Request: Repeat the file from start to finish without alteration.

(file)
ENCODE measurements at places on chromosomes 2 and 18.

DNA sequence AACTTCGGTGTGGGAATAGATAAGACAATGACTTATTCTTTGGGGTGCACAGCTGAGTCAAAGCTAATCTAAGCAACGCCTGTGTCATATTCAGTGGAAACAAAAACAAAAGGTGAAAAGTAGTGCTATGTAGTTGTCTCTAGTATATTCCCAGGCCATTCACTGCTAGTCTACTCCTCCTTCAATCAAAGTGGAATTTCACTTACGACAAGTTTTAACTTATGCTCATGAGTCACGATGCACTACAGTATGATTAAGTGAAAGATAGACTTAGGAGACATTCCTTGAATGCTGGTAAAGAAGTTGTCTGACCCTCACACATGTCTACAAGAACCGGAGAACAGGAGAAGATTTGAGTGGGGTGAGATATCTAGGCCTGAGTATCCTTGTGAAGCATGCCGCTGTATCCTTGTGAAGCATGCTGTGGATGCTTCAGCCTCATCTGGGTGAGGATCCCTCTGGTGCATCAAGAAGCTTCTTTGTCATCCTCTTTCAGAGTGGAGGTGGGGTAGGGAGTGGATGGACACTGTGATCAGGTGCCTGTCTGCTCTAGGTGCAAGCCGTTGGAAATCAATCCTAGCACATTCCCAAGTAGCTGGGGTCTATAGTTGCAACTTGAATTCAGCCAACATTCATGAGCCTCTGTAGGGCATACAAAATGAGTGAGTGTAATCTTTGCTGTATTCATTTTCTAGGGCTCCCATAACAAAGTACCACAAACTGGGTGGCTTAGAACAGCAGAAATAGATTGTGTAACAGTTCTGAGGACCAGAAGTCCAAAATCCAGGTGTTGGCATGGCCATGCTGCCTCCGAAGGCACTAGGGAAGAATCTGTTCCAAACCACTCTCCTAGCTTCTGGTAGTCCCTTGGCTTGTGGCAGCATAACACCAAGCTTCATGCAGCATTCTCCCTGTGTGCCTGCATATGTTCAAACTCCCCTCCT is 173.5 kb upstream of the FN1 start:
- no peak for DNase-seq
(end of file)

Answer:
ENCODE measurements at places on chromosomes 2 and 18.

DNA sequence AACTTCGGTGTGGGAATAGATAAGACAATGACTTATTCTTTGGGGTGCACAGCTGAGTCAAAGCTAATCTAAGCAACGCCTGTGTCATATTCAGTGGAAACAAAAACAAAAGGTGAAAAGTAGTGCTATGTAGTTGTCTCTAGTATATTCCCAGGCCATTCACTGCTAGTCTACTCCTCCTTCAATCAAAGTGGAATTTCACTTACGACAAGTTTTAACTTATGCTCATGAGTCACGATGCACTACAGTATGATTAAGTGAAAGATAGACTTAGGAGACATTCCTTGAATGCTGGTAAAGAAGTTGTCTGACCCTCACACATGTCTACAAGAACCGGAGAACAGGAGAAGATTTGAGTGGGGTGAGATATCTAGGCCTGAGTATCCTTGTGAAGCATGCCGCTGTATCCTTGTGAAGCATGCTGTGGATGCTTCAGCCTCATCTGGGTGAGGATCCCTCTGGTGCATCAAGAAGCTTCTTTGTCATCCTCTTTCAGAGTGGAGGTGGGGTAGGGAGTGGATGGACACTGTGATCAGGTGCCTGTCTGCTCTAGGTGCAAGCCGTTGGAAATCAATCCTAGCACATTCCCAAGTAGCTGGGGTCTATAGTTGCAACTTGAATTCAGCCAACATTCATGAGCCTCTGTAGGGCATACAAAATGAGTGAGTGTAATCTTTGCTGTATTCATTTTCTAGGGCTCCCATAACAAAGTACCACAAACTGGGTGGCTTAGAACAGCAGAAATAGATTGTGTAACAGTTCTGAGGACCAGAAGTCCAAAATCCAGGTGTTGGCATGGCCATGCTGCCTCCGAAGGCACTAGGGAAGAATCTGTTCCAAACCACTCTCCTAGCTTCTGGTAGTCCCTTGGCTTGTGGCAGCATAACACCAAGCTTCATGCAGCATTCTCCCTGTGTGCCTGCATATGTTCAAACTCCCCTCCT is 173.5 kb upstream of the FN1 start:
- no peak for DNase-seq